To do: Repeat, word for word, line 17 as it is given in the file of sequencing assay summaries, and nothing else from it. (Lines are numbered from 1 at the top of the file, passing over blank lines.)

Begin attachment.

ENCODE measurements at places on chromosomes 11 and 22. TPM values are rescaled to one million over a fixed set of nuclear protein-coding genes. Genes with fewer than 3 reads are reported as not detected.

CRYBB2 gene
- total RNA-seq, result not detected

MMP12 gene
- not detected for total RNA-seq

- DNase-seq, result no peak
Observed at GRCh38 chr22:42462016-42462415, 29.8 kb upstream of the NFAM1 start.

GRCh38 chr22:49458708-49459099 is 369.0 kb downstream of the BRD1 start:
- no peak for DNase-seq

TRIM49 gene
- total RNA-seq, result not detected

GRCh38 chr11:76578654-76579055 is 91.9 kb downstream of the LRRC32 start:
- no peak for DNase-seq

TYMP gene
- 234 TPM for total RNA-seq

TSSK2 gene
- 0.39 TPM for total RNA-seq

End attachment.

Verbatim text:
- 0.39 TPM for total RNA-seq